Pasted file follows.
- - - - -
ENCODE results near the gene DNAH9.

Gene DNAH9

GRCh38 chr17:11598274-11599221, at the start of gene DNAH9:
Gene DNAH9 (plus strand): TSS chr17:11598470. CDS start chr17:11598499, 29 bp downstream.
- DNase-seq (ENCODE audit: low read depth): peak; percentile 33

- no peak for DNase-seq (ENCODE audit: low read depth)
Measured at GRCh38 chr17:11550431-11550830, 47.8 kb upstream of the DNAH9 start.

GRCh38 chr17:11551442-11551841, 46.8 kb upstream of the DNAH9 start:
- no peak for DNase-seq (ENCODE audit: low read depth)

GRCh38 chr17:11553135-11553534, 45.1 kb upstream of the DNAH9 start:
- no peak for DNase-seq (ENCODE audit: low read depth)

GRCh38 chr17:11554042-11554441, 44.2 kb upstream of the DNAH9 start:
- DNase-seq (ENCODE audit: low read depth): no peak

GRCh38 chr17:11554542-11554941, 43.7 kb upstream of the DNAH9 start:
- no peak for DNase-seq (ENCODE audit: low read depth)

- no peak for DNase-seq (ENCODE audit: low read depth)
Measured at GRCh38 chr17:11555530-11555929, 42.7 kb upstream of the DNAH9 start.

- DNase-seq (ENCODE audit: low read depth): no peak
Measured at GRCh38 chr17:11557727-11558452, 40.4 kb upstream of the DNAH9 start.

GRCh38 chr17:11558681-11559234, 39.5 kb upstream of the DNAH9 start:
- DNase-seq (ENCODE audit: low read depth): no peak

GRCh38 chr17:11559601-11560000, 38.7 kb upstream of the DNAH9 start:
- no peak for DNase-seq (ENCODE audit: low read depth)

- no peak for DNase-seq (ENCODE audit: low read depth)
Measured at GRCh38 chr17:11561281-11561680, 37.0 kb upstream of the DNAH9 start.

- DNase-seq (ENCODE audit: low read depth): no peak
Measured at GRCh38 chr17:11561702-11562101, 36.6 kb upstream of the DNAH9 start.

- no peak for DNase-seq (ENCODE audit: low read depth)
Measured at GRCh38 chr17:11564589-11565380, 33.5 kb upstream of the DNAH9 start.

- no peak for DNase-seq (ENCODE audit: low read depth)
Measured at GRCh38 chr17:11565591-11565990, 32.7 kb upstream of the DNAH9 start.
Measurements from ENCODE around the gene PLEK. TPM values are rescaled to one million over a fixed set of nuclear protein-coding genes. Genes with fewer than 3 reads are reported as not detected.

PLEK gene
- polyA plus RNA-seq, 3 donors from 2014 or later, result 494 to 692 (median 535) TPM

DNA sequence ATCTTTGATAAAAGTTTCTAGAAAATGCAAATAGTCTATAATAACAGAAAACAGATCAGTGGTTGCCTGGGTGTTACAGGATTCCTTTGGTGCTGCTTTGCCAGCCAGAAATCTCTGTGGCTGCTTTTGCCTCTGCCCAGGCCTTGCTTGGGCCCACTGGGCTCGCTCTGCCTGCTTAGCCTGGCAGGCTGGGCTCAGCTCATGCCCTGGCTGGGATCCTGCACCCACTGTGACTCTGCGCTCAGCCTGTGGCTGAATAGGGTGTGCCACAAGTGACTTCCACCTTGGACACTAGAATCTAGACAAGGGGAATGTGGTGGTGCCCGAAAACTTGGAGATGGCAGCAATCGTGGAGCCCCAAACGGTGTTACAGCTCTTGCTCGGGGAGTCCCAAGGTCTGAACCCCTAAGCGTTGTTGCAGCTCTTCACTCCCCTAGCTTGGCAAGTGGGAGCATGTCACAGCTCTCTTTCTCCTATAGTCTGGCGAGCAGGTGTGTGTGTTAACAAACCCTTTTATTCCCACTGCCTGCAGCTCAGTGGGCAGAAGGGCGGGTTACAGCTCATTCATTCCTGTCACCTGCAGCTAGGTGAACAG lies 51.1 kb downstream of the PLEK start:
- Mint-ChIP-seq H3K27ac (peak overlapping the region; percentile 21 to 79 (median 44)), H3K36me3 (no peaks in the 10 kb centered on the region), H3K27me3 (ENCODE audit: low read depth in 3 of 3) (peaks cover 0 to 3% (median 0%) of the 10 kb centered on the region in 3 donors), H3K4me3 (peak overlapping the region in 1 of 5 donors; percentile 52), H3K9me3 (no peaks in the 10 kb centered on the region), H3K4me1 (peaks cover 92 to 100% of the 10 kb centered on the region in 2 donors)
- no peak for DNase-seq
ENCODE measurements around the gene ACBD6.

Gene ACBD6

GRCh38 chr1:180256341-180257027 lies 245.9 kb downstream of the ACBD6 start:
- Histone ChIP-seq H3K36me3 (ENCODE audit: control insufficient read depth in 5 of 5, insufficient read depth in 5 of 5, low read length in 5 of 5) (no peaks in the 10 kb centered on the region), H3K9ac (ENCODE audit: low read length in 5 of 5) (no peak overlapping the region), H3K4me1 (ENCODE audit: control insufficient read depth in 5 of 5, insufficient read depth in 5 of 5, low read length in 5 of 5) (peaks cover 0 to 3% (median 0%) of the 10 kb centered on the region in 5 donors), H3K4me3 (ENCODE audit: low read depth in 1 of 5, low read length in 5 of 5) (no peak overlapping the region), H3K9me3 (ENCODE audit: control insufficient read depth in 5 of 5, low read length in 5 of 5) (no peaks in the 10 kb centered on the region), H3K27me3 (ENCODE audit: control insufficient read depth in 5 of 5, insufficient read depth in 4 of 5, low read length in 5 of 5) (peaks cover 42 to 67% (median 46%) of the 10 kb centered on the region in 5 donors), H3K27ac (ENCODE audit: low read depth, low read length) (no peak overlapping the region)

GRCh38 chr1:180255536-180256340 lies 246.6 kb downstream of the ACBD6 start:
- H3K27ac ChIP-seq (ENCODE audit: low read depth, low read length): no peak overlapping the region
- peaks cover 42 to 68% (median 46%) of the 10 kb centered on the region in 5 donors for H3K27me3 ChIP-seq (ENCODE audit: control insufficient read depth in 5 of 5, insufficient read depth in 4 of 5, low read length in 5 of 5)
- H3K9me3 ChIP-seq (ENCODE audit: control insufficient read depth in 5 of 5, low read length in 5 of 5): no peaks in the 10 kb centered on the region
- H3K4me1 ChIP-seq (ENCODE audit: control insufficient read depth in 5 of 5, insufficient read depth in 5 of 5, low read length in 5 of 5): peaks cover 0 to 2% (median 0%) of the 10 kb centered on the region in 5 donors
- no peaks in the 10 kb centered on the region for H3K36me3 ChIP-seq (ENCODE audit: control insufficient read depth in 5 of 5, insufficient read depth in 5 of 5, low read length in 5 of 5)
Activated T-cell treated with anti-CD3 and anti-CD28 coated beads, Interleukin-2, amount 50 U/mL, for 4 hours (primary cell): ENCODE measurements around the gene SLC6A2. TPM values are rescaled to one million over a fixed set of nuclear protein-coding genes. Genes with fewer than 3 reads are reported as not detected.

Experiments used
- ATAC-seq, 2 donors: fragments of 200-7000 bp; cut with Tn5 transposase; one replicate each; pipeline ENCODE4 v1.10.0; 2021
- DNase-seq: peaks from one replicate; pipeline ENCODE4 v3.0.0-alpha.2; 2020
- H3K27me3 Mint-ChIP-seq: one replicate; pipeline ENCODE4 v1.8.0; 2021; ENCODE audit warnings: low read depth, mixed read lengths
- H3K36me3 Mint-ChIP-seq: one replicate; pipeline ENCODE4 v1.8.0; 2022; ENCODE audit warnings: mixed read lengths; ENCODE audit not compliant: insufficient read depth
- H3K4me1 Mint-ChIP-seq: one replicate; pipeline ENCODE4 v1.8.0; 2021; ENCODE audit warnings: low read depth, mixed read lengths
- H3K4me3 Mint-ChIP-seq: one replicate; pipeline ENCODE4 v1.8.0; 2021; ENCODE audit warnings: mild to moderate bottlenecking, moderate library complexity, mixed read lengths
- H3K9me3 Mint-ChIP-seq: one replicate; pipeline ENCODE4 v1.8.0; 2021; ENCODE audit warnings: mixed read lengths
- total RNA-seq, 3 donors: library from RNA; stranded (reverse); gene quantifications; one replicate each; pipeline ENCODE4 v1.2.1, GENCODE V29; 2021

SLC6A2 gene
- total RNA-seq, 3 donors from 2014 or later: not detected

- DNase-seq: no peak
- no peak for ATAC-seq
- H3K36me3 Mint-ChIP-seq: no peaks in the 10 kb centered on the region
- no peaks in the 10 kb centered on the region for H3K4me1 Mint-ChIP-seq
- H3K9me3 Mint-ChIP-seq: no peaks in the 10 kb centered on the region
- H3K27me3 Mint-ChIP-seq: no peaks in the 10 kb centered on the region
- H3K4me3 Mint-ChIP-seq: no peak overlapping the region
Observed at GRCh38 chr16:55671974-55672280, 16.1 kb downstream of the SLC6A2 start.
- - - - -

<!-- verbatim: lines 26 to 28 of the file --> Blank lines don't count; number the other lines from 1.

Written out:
- DNase-seq (ENCODE audit: low read depth): no peak
Measured at GRCh38 chr17:11561702-11562101, 36.6 kb upstream of the DNAH9 start.

- no peak for DNase-seq (ENCODE audit: low read depth)